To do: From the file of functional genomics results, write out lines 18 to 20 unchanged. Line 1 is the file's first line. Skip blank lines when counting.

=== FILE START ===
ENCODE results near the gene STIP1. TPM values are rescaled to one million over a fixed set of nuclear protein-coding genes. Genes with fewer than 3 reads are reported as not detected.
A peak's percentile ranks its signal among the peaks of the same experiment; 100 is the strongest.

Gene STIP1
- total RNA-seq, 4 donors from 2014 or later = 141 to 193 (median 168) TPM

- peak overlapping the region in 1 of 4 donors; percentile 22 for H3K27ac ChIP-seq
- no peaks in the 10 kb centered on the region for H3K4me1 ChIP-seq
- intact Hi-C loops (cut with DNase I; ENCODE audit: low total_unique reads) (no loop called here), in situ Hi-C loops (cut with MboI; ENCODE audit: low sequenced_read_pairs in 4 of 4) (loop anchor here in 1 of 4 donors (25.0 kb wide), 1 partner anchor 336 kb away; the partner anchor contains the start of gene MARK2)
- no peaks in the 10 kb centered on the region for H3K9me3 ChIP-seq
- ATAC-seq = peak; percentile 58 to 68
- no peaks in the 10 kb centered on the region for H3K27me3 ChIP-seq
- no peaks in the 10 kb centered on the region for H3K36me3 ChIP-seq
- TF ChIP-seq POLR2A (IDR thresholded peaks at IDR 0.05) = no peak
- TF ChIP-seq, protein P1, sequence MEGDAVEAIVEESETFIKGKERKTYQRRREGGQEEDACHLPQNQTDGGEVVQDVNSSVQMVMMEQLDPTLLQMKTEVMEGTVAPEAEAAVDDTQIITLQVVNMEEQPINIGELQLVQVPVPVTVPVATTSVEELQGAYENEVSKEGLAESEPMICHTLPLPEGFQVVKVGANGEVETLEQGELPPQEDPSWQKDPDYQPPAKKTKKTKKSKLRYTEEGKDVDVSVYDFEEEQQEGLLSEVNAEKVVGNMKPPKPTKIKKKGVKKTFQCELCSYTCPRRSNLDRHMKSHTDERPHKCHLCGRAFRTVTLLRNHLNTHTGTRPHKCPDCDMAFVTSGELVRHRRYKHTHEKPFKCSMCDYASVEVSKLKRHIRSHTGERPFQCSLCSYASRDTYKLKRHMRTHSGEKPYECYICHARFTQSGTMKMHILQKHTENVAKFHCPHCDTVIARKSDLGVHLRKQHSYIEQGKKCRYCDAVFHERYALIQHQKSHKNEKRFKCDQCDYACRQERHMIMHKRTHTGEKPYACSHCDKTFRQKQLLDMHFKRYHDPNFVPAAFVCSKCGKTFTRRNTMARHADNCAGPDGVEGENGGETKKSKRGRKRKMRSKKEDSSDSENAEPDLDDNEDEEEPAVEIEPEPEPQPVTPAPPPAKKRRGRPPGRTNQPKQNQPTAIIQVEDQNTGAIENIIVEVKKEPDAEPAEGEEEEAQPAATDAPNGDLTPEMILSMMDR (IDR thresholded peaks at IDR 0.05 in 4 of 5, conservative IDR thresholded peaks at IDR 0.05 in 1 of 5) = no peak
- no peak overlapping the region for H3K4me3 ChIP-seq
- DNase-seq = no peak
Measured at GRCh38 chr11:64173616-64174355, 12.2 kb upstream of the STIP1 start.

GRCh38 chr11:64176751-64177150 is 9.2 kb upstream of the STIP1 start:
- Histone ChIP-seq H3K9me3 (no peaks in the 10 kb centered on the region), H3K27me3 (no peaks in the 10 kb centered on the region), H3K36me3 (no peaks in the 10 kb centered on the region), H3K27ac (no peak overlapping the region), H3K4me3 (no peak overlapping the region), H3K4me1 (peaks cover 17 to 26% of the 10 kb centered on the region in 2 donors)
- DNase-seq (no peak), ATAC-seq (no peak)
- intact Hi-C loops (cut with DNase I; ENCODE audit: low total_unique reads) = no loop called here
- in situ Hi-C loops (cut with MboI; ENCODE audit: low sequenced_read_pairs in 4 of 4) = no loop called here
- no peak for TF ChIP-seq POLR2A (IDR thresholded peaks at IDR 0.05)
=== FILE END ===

- Histone ChIP-seq H3K9me3 (no peaks in the 10 kb centered on the region), H3K27me3 (no peaks in the 10 kb centered on the region), H3K36me3 (no peaks in the 10 kb centered on the region), H3K27ac (no peak overlapping the region), H3K4me3 (no peak overlapping the region), H3K4me1 (peaks cover 17 to 26% of the 10 kb centered on the region in 2 donors)
- DNase-seq (no peak), ATAC-seq (no peak)
- intact Hi-C loops (cut with DNase I; ENCODE audit: low total_unique reads) = no loop called here